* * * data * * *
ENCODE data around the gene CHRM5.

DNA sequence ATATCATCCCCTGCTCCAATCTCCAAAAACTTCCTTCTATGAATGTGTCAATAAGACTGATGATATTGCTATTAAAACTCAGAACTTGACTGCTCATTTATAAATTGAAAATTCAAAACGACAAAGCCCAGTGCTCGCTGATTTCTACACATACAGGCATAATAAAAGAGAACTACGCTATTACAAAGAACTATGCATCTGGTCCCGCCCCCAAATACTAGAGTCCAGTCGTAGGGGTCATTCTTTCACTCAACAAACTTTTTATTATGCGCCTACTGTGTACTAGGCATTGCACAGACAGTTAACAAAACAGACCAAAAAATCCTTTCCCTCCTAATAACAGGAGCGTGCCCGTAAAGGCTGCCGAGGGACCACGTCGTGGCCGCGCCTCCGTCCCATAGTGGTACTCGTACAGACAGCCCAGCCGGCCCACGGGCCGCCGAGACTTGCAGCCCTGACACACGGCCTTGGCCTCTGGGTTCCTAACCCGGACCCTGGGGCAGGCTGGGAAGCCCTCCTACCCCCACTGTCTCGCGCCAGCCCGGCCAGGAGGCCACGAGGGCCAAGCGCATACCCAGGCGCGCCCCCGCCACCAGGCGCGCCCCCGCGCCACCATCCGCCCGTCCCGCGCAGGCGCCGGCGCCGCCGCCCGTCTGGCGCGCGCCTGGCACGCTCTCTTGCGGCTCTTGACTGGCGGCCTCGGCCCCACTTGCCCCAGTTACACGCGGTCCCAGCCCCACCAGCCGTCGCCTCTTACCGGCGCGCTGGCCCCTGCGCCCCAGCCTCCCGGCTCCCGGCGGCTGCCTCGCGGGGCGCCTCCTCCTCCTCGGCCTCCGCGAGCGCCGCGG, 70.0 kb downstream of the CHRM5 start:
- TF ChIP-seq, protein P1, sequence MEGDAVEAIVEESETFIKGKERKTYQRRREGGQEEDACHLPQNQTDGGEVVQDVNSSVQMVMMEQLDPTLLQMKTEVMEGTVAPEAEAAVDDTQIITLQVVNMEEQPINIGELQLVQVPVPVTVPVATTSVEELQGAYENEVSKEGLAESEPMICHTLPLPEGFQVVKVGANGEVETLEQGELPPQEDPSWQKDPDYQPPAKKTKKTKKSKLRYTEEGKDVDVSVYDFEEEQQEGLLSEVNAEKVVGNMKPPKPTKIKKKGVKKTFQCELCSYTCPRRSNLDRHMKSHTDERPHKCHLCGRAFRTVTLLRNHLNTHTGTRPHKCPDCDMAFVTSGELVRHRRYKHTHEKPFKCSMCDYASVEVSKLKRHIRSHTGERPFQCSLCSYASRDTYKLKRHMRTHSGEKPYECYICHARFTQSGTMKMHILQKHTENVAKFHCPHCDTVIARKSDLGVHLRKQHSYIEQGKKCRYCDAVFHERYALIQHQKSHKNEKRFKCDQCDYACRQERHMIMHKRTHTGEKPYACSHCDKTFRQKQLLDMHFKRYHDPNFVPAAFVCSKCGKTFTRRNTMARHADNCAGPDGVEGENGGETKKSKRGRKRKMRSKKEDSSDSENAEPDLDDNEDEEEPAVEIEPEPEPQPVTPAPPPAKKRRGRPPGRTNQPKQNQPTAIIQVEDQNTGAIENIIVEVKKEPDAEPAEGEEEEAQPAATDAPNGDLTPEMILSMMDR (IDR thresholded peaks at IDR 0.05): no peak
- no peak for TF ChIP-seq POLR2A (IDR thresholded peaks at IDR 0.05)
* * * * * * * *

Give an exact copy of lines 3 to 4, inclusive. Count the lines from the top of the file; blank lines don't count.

- TF ChIP-seq, protein P1, sequence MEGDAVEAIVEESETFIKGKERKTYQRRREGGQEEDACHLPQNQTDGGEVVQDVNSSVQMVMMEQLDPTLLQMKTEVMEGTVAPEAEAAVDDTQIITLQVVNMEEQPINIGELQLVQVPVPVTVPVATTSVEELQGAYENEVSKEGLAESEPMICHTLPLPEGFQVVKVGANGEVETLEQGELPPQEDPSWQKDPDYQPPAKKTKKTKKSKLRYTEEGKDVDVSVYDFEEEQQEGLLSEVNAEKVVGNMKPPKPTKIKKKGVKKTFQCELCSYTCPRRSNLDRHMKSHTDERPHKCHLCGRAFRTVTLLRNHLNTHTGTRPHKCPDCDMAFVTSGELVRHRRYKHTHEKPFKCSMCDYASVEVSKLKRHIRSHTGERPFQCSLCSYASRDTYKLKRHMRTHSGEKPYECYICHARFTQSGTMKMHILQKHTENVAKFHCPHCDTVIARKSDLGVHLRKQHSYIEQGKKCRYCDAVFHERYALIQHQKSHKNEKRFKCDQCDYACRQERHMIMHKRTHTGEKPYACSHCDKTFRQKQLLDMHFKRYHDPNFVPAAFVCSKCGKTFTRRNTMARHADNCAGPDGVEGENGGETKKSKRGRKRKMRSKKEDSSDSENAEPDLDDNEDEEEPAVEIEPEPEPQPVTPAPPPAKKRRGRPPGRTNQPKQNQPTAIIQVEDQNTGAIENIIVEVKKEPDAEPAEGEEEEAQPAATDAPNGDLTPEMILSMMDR (IDR thresholded peaks at IDR 0.05): no peak
- no peak for TF ChIP-seq POLR2A (IDR thresholded peaks at IDR 0.05)